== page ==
Informational Interviews: How to Have a Constructive Meeting

Informational Interview

We know a lot about the etiquette of preparing for a job interview, but equally important are informational interviews. To start, what is an informational interview?

An informational interview is a meeting, often initiated at the request of a job seeker or person looking to gain inside knowledge about a position, company or industry. An informational interview does not take place as part of a formal hiring process. Instead, it is purely informational and mostly for the benefit of the person asking for the interview. An informational interview is referred to as an interview because one person generally asks most of the questions. An informational interview should not be confused with an informal interview, which takes place as part of the process by which an employer assesses the qualifications and fit of a job applicant, albeit using an informal setting.

Following are some tips on how to make the most out of an informational interview.

When Would You Go on an Informational Interview?

You would normally want to schedule an informational interview under the following circumstances:

  • You are thinking of changing to a new industry or you want to know what a particular career path is like.
  • You want to get your foot in the door at a company that doesn't currently have an opening, but where you think your skills are a fit. Getting to know someone within the company means that you have an inside source when an opening becomes available, and someone who can introduce you to the hiring manager.
  • You meet someone interesting at an event and want to know more about what they do.
  • You are trying to reconnect with a former colleague if you are re-entering the workforce.

What Can You Do to Improve Your Chances of a "Yes?"

You can ask someone for an informational interview, but it doesn't mean that the person will agree. Follow these tips to increase your chances of receiving a positive response:

  • Make sure to stress the word "informational" and explain to them exactly why you want one; i.e. you are considering a career change or you want to know more about their successful career path.
  • Keep it short. Usually, suggesting coffee rather than lunch is going to get more interest from a prospect. Lunch sounds like a commitment; coffee can be brief. And assure them that you only want 30 minutes of their time. The conversation may well stretch past that, but by putting a time limit on it, you make it far more likely they will accept.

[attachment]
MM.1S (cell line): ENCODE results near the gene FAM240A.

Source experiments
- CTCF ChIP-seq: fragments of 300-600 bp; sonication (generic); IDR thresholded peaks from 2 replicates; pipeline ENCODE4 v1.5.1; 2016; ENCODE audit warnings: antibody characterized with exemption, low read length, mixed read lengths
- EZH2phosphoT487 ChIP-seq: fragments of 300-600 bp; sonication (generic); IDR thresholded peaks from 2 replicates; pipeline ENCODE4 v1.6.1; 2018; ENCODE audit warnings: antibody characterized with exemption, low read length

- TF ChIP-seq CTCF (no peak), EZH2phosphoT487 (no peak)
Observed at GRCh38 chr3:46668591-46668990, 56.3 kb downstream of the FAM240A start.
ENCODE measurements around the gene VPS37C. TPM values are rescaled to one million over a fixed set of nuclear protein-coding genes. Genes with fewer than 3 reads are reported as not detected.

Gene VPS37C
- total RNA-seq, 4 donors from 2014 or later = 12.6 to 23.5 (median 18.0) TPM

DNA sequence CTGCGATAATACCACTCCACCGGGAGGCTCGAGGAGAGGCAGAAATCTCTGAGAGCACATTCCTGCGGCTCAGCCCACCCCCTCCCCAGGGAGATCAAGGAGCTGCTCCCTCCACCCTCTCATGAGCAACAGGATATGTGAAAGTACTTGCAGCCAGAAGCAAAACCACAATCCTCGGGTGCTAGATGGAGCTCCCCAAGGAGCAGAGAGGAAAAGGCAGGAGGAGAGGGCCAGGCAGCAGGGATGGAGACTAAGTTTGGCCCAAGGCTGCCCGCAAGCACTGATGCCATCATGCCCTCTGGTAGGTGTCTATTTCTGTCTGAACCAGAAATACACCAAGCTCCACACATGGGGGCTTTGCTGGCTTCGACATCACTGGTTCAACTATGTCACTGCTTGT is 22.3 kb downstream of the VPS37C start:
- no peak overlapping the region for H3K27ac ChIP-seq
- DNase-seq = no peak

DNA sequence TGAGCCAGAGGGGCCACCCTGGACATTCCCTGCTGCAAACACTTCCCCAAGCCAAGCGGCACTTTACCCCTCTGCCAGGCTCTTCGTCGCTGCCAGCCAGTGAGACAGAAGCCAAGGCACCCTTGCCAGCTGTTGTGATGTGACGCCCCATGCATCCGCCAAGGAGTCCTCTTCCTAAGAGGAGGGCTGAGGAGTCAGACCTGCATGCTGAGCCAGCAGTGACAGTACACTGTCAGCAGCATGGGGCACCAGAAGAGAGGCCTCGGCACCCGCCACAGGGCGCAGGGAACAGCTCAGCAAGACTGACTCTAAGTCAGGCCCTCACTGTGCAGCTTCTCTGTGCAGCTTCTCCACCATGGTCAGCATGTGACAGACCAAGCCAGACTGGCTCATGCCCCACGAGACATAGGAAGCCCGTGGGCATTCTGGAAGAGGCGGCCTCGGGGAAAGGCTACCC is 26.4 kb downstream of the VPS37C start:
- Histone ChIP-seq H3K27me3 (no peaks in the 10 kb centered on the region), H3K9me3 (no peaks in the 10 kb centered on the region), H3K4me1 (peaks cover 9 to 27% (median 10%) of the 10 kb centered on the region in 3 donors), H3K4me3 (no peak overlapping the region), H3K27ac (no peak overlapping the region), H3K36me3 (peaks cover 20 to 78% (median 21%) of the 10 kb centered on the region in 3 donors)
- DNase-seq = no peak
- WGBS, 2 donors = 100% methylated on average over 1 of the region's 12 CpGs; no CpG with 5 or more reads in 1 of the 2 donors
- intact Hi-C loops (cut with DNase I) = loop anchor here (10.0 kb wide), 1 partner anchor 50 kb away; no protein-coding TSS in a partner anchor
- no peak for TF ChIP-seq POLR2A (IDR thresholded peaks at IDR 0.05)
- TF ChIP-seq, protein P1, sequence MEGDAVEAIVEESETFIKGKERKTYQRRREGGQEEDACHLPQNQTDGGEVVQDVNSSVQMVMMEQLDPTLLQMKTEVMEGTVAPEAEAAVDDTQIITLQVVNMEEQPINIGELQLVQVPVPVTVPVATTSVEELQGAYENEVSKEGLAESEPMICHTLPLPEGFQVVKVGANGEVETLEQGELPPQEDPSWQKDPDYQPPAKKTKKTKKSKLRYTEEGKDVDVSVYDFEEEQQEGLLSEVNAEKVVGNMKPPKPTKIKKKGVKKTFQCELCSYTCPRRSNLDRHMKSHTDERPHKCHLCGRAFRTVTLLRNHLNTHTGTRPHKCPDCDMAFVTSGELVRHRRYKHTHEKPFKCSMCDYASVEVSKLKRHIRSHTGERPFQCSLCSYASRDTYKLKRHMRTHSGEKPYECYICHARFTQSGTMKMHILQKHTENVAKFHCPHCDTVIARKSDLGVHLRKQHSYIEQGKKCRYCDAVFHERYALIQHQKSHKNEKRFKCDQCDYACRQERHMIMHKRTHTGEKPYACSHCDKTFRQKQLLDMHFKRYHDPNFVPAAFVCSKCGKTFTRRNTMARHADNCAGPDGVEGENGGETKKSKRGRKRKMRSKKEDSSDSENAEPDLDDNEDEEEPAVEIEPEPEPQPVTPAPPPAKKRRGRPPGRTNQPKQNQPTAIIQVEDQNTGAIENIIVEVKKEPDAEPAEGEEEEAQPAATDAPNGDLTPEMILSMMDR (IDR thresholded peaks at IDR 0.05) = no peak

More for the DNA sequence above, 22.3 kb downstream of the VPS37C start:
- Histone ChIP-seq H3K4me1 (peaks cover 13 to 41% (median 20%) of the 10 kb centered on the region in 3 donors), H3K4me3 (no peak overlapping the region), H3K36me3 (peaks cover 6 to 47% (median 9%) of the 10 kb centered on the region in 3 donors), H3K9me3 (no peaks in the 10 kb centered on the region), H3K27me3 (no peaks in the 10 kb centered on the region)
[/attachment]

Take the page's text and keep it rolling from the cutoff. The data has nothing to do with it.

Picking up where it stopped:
• Make sure the location is convenient to them, not you. Go to their office or find a coffee place close to it so that they aren't spending transit time.  If they seem more amenable to a phone conversation, accept that offer instead of pushing for an in-person meeting.
  • Mention the person who gave you their name, if it was a mutual acquaintance. They might be more likely to do a favor on behalf of a friend or work associate rather than just accepting a request from someone out of the blue.

How Can You Make Sure the Informational Interview Is a Success?

Many of the same rules of traditional interviews apply to informational interviews. You want to do your homework before the meeting, show up on time and put your most professional self forward. However, the one way where the informational interview differs from the job interview is that the person accepting a request for an informational interview does so benevolently. In a job interview, both sides are looking to fill a need.

Here are 3 simple tips to make sure things run smoothly:

  • Have questions prepared ahead of time and make sure they are not ones that "anyone can answer.” For example, do ample research on the field in question so you are not asking very basic questions the answers to which you could easily find out online. You want to use their time to your best advantage so ask about their specific career path or experience.
  • Be respectful of the time they have allotted. When you sense that you are getting near the end of the appointment, be the one to offer to wrap it up.  If they want to continue talking, they will.
  • Always ask if they have suggestions of someone else you should talk to. That's how you are able to keep the interviews rolling from one person to the next. Now you have the golden phrase "So and so suggested I talk to you."

Informational interviews are one of the best ways to uncover possibilities in the hidden job market. Take advantage of them and put your job search on the fast track.

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